The Crime at Black Dudley is an English country house mystery. There's an odd assortment of guests at Black Dudley, and during the evening, they decide to reenact an old ritual game involving an odd family heirloom--a sinister dagger. The lights get extinguished, the servants are all banished, and the idea is to wander around the mansion in the dark while the dagger passes from hand to hand.
Well, it's pretty evident what's going to happen in a case like this: somebody will be stabbed to death. It turns out to be the host's uncle, a wheelchair-bound invalid who wore a mask to cover severe scarring.
Except that the guests are initially told that he's just been taken ill, until one, a young new doctor, is asked to falsify a death certificate citing natural causes. He refuses, but the hero of the story, Dr. George Abbershaw goes along with it until the authorities can be notified.
Unfortunately for everyone, the murder only complicated things. Albert Campion was at the house party to retrieve a set of secret plans from the uncle, but Dr. Abbershaw found them and burned them, prompting one of the guests, who turns out to be a criminal mastermind, to hold the entire party hostage until the plans are returned to him.
There are wonderful twists and turns and even a sweet romance. Secret passages, spies, uneasy alliances, entertaining and eccentric characters, a decrepit-looking old car hiding a Rolls Royce engine under the hood... er, bonnet... Just a nice, complex yet light mystery with a surprise ending.
I wasn't nearly as impressed with Campion in this book, but then again, he wasn't the star. I'm sure he'll acquit himself admirably in the next one. It's on my to-be-bought list.
My favorite mystery novel ever (so far) Sep 25, 2006
As a fan of Agatha Christie and the golden age of british mystery i have recently began expanding my list of authors and stumbled upon this book. I read the plot and it sounded right up my alley, but i figured it couldnt possibly be as good as it sounded, but for once it was actually as good as i hoped. The book is perfectly set up, and i never got to a part where i wanted to quit reading. The author manages to avoid the boaring inquest and still solves the crime. I havnt been so happy with a book in years, and this is only the first of the series. If you love an old fashioned mystery, and love a little cheese, and humor mixed in with a murder like i do ... this book is for you.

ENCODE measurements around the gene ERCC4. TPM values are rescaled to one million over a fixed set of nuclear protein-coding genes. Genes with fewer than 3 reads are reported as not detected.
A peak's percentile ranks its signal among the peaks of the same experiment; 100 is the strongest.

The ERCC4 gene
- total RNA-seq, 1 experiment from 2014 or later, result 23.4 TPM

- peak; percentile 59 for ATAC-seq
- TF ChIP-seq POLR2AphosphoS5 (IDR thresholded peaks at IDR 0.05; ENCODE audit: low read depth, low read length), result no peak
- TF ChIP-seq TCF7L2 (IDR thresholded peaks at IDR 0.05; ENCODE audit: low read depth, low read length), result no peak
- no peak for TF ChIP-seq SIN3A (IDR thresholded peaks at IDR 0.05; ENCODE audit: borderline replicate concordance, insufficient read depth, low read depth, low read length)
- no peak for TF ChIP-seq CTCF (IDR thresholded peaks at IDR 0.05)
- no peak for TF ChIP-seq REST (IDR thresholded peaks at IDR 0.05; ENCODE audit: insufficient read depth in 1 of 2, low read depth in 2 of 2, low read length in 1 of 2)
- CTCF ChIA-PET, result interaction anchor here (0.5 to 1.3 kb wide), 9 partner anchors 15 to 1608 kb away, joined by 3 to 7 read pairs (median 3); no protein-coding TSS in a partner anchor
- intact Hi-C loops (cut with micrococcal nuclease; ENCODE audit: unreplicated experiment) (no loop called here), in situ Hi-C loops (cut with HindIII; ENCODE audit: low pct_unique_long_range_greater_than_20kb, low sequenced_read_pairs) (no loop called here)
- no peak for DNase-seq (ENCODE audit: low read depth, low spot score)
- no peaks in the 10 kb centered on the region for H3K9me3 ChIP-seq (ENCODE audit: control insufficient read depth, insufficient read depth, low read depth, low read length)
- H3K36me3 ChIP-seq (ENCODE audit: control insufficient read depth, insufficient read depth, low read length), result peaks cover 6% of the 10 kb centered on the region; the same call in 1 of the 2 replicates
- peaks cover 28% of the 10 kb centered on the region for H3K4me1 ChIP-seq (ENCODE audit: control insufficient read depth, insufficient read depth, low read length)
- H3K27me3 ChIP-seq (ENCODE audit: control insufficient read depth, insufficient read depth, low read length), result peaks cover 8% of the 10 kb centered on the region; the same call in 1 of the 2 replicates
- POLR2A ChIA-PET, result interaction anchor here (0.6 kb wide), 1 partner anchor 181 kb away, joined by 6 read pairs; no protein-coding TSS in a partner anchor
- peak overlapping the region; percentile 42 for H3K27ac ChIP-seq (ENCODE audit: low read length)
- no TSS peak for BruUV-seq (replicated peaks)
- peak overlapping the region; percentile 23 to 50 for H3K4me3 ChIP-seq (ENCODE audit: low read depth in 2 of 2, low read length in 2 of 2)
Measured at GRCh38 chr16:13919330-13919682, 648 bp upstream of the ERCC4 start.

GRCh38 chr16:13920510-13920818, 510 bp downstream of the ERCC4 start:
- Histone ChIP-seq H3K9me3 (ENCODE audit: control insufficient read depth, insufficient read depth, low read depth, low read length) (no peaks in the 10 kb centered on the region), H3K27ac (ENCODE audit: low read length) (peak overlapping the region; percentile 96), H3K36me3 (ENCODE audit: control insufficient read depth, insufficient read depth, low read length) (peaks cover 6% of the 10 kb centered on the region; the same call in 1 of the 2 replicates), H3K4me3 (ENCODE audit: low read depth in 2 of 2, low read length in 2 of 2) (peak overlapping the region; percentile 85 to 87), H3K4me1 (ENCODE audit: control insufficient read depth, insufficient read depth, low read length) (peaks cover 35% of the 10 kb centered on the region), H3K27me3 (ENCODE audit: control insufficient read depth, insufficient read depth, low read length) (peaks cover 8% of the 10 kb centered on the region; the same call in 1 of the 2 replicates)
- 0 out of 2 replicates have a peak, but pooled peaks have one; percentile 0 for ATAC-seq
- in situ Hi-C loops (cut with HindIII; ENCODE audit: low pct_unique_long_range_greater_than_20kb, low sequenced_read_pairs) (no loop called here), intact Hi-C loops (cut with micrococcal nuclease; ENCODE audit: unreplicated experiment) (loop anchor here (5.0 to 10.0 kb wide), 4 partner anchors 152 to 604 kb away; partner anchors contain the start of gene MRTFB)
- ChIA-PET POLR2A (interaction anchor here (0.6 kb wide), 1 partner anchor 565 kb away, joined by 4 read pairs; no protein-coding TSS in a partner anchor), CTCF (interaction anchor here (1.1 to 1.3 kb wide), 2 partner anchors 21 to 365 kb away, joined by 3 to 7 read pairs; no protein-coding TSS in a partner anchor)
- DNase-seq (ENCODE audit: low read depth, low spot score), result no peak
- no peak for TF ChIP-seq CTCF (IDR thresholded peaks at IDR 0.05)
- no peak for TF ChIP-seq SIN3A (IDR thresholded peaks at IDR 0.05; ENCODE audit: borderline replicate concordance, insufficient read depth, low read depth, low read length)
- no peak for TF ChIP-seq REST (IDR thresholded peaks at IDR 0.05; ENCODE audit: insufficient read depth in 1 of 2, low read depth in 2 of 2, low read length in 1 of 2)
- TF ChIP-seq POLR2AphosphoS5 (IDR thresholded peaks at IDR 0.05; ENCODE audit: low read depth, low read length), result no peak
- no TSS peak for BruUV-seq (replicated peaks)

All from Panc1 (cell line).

House party Sep 12, 2005
This is old-fashioned. It has dated. The plot, though, is clever and funny. The name of the mansion, the site of the house party and the mystery, is Black Dudley. Dr. George Abbershaw's opinion is respected at Scotland Yard. He is in Suffolk on holiday and has fallen in love with Margaret Oliphant. Wyatt Petrie is the nephew of the host. He has studied classics at Oxford.
Colonel Coombe, the host, has a heart attack or is murdered while the guests are playing a game with a ritual sword. Albert Campion of Scotland Yard is among the party of guests and yet neither the nephew nor the uncle seem to know him. One person, Benjamin Dawlish, is very angry and in the beginning it isn't clear who he is. Someone siphons off the petrol from the vehicles. The body of Coombe is removed under mysterious circumstances. Mr. Campion has been tasked to pick up a small package. He informs some of the guests that a fence is among them.
Formerly Black Dudley was a monastery. There are in it secret rooms and passages. Eventually the positive and negative forces are sorted out, the negative being a criminal gang consisting of the uncle and the servants, among others. A problem has arisen since it seems that Coombe double-crossed the gang.
The incarcerated innocent victims of the skullduggery are saved from false imprisonment at Black Dudley by the local hunt. Albert Campion is recognized as an old school friend by one of the members of the hunt, and the guests are freed just before the ruffians are proposing to torch the place. It turns out that the murder of Colonel Coombe is the product of a too perfect crime.